Placebos are used to form a comparison point for new treatments, so the medication being tested can be deemed safe and effective.

Placebo clinical trials can be a single-blind (when the participants taking part don’t know whether they’re taking the actual drug being tested or the placebo), or a double-blind (when both the researchers and the participants aren’t aware whether they’ve taken the placebo or the medication being tested). A double-blind ensures that researchers treat the participants the same and don’t influence the trial in any way.

Placebos are considered an ‘unapproved’ therapeutic good, and a Clinical Trial Notification (CTN) or a Clinical Trial Approval (CTA) must be in place before they are used in an Australian clinical trial.

The Placebo Effect

The placebo effect is when patients start to feel better after taking the placebo because they believe that they will feel the effects of the actual medication (power of the mind). According to American Medical Researcher, Professor Ted Kaptchuk, "the placebo effect is more than positive thinking, or believing a treatment or procedure will work. It’s about creating a stronger connection between the brain and body and how they work together."

The ritual of taking medication and the ritual of treatment are big parts of the placebo effect. The feeling of getting attention and care can have an impact on how the body reacts to symptoms, while the act of taking medication can have a positive healing effect - even if the participant knows it’s not real medication.

Researchers consider the placebo effect before designing a clinical trial. The use of placebos allows doctors to see the positive effect the medication has on participants, not just because of the placebo effect, but because the treatment is actually treating the condition.

Why Are Placebos Effective?

There are some factors that influence how effective a placebo is:

Appearance of the placebo: If the placebo looks like a real tablet, the participant is more likely to believe that it’s real medicine.

Attitude of participant: If the participant is positive and expects the treatment to work, the higher the chance they’ll experience the placebo effect.

Brain chemicals: Placebos can trigger the release of the body’s natural pain relievers (endorphins).

Change in behaviour: The placebo might inspire the participant to take better care of themselves, and therefore help them notice an improvement in how they’re feeling.

Altered brain state (remembered wellness): The brain responds to an imagined scene and an actual visualised scene in the same way. A placebo might help the brain to remember a time before the onset of symptoms and cause a change in the body.

Control Groups

Participants are generally separated into two groups: an investigational group and a control group. The investigational group receives the new treatment being studied, while the control group generally doesn’t take any medication at all, or take a placebo instead. Participants in a control group are eventually given the treatment about 8-12 weeks into the study (usually during phase 3), after information has been collected on how they do without the new treatment.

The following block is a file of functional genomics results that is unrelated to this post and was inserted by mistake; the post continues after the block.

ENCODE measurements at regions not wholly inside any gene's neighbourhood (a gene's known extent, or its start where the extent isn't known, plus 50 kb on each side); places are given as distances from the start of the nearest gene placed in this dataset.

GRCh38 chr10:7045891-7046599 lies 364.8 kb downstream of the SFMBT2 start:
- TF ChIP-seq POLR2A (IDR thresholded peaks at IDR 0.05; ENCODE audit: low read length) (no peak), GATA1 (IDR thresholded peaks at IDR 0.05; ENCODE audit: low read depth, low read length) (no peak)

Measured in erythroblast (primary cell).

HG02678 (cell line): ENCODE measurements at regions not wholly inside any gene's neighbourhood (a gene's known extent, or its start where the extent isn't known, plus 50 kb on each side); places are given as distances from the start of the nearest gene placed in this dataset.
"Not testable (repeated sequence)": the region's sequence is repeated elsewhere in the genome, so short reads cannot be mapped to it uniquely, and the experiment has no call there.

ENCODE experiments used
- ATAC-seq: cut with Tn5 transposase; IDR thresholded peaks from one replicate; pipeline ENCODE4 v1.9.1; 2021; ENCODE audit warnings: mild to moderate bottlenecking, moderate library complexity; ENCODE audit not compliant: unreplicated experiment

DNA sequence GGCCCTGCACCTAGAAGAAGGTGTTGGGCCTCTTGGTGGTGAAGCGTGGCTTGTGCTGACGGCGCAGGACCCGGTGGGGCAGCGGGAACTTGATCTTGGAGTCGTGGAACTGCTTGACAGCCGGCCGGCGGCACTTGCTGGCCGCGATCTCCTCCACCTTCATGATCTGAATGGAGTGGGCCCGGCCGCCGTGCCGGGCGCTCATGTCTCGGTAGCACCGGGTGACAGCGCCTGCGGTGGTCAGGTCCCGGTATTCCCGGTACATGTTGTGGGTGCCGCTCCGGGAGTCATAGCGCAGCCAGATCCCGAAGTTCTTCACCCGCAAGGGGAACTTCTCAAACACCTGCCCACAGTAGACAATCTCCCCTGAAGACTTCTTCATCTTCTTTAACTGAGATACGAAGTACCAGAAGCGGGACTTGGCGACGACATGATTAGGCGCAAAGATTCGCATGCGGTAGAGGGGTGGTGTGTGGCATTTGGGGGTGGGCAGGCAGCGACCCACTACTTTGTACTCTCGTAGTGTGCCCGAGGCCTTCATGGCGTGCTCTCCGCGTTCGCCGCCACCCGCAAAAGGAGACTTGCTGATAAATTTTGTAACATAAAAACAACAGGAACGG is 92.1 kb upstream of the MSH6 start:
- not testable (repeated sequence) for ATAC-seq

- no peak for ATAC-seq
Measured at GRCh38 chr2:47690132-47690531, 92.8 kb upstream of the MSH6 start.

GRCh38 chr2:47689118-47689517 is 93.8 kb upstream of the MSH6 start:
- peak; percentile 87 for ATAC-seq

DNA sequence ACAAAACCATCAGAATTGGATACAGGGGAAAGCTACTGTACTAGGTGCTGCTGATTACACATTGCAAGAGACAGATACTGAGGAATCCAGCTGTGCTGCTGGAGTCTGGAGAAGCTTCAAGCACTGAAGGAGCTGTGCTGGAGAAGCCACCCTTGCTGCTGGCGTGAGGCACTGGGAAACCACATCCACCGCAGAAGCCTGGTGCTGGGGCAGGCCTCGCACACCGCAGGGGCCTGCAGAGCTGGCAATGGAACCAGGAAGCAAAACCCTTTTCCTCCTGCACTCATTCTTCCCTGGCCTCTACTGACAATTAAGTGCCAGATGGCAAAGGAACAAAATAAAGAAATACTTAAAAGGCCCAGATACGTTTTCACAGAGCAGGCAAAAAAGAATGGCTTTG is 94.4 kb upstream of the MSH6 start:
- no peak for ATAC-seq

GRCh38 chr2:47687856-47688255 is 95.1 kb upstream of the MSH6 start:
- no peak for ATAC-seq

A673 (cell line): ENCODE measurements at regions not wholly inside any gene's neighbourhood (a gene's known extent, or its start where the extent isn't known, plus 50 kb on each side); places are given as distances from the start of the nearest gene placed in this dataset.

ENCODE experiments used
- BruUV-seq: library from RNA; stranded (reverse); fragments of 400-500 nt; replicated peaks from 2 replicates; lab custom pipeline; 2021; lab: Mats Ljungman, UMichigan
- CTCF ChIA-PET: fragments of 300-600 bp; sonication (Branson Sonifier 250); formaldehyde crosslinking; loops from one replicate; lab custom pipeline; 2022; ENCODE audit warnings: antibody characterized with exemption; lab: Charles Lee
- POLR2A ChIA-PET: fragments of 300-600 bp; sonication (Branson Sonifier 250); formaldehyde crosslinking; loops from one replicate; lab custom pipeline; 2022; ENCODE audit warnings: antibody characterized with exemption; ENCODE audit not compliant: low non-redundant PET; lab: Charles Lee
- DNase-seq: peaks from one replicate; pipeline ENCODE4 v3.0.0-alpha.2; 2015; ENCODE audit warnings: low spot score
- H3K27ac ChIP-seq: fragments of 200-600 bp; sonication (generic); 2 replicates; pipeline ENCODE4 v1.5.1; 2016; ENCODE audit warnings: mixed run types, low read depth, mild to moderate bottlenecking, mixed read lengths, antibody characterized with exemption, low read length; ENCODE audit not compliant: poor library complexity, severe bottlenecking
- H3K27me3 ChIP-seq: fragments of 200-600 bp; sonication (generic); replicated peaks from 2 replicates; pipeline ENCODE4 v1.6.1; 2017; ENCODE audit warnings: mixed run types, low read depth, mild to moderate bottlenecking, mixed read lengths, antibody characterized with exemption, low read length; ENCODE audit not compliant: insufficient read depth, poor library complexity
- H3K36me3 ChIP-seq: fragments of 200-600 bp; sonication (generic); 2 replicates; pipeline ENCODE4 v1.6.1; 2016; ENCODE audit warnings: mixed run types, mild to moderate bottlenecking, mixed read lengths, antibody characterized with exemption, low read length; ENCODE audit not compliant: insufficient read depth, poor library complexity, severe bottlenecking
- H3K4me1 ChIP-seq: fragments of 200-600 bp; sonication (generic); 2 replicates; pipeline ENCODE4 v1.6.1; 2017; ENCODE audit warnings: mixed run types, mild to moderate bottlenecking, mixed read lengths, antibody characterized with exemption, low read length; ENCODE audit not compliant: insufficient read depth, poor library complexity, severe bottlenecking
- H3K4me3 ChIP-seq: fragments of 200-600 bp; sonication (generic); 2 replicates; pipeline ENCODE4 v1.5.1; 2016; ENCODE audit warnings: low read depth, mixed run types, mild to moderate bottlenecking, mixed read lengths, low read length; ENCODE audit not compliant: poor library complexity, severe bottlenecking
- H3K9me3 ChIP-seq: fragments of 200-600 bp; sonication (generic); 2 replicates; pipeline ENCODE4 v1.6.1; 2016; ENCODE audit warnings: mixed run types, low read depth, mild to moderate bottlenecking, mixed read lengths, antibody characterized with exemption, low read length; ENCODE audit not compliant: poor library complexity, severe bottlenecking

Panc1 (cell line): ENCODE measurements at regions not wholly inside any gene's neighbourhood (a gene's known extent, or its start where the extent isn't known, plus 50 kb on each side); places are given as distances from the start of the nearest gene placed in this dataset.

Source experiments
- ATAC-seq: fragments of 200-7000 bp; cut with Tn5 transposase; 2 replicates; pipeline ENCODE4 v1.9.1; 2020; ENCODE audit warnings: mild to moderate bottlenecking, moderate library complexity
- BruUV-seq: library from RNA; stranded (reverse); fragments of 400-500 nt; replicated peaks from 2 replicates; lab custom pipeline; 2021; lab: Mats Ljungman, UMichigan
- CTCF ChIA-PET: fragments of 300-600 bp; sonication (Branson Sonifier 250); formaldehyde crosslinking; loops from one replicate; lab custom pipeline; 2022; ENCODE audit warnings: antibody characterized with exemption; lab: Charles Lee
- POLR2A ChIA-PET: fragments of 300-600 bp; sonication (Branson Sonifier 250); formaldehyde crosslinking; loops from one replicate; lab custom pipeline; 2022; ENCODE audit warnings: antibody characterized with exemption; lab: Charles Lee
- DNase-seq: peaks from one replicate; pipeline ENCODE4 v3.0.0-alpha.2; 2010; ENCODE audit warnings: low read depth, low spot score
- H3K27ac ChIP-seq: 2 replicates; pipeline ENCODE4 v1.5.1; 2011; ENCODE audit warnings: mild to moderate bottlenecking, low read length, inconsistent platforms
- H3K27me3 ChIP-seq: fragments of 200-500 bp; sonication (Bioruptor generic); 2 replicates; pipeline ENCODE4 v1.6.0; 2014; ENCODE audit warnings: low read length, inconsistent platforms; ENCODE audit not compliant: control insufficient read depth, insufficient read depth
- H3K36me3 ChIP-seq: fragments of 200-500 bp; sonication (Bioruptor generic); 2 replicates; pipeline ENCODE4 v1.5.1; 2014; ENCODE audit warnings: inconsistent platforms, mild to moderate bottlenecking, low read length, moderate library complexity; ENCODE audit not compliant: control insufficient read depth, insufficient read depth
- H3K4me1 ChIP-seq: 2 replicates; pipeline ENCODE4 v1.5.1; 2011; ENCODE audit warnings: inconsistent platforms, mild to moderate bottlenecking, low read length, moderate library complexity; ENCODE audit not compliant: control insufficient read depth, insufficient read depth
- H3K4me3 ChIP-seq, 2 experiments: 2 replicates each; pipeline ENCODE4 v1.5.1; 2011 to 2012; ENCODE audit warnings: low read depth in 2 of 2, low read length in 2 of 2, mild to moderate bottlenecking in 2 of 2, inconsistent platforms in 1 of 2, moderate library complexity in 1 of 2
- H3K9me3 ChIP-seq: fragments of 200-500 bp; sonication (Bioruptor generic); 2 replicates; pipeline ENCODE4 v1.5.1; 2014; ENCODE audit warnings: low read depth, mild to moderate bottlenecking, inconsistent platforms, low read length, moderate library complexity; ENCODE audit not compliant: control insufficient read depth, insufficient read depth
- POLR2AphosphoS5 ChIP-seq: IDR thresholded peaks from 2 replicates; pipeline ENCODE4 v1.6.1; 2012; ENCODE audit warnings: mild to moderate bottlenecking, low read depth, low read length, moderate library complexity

Placebos would never be used in a clinical trial if it would put participants at risk, which is why placebos are rarely used in cancer clinical trials.

Open-Label Placebos

An open-label placebo is when participants are aware that they will be taking placebos. People who are aware that they’re taking placebos can still feel the ‘placebo effect’ as they feel helpful that they are taking place in a clinical trial and have expectations of relief. The very act of taking medication (opening the bottle, and swallowing a tablet) also has a large impact on participants and the ‘placebo effect.’

Ethical & Negative Issues

The use of placebos is an ongoing debate within the medical community. Some people view placebos as being unethical when effective treatments already exist (participants are denied treatment), or say that alternative study designs could cause less harm. Other people argue that placebos are crucial to protect the public from ineffective or dangerous medication.

When it comes to vulnerable groups (children, people with a mental illness and terminally sick people), the use of placebos is hotly debated. Placebos are usually limited amongst children, as they can’t give their consent.

When an effective treatment already exists, it is unethical to create a placebo group where patients will be denied the proper treatment.

The Nocebo effect is a negative reaction to the placebo which may include nausea and skin rashes. It may be triggered by a participant being told what side effects they might expect before taking part in the clinical trial.

Although the use of placebos will always be a controversial topic, it is clear that they serve an important purpose in clinical trials and play a big part in determining what medications and treatments are most effective and safe for the public to use.